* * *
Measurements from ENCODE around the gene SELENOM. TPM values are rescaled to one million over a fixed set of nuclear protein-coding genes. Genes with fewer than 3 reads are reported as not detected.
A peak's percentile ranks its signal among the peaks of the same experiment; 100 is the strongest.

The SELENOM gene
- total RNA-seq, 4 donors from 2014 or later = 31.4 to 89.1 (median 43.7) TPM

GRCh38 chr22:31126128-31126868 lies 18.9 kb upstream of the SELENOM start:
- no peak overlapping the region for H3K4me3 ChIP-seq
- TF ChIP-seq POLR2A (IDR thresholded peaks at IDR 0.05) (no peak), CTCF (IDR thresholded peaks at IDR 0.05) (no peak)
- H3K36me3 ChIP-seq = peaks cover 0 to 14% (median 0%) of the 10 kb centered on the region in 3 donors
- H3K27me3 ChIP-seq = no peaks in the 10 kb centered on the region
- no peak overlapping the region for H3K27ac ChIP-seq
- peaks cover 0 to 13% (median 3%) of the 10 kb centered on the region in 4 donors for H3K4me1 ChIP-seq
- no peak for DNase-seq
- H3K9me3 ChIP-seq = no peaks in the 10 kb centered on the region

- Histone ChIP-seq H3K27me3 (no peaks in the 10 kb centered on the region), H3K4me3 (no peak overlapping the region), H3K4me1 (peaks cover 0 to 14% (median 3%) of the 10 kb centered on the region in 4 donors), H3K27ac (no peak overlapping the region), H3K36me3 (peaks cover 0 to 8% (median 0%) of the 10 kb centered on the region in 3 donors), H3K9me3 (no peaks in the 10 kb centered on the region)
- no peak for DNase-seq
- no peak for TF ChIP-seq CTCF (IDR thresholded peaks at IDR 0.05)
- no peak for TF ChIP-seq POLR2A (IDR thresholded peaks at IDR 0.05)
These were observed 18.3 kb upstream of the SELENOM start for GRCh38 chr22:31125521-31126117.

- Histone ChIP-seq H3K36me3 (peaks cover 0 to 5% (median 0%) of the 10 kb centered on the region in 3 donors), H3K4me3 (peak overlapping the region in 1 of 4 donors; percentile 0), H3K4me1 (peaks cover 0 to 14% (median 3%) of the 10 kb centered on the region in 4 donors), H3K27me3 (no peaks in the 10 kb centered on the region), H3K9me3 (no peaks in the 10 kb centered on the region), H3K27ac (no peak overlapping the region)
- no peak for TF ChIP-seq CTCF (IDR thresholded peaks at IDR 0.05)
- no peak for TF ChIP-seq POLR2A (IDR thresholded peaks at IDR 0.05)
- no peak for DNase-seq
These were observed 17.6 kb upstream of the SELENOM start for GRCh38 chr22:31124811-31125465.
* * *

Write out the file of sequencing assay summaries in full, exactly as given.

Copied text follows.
Measurements from ENCODE around the gene SELENOM. TPM values are rescaled to one million over a fixed set of nuclear protein-coding genes. Genes with fewer than 3 reads are reported as not detected.
A peak's percentile ranks its signal among the peaks of the same experiment; 100 is the strongest.

The SELENOM gene
- total RNA-seq, 4 donors from 2014 or later = 31.4 to 89.1 (median 43.7) TPM

GRCh38 chr22:31126128-31126868 lies 18.9 kb upstream of the SELENOM start:
- no peak overlapping the region for H3K4me3 ChIP-seq
- TF ChIP-seq POLR2A (IDR thresholded peaks at IDR 0.05) (no peak), CTCF (IDR thresholded peaks at IDR 0.05) (no peak)
- H3K36me3 ChIP-seq = peaks cover 0 to 14% (median 0%) of the 10 kb centered on the region in 3 donors
- H3K27me3 ChIP-seq = no peaks in the 10 kb centered on the region
- no peak overlapping the region for H3K27ac ChIP-seq
- peaks cover 0 to 13% (median 3%) of the 10 kb centered on the region in 4 donors for H3K4me1 ChIP-seq
- no peak for DNase-seq
- H3K9me3 ChIP-seq = no peaks in the 10 kb centered on the region

- Histone ChIP-seq H3K27me3 (no peaks in the 10 kb centered on the region), H3K4me3 (no peak overlapping the region), H3K4me1 (peaks cover 0 to 14% (median 3%) of the 10 kb centered on the region in 4 donors), H3K27ac (no peak overlapping the region), H3K36me3 (peaks cover 0 to 8% (median 0%) of the 10 kb centered on the region in 3 donors), H3K9me3 (no peaks in the 10 kb centered on the region)
- no peak for DNase-seq
- no peak for TF ChIP-seq CTCF (IDR thresholded peaks at IDR 0.05)
- no peak for TF ChIP-seq POLR2A (IDR thresholded peaks at IDR 0.05)
These were observed 18.3 kb upstream of the SELENOM start for GRCh38 chr22:31125521-31126117.

- Histone ChIP-seq H3K36me3 (peaks cover 0 to 5% (median 0%) of the 10 kb centered on the region in 3 donors), H3K4me3 (peak overlapping the region in 1 of 4 donors; percentile 0), H3K4me1 (peaks cover 0 to 14% (median 3%) of the 10 kb centered on the region in 4 donors), H3K27me3 (no peaks in the 10 kb centered on the region), H3K9me3 (no peaks in the 10 kb centered on the region), H3K27ac (no peak overlapping the region)
- no peak for TF ChIP-seq CTCF (IDR thresholded peaks at IDR 0.05)
- no peak for TF ChIP-seq POLR2A (IDR thresholded peaks at IDR 0.05)
- no peak for DNase-seq
These were observed 17.6 kb upstream of the SELENOM start for GRCh38 chr22:31124811-31125465.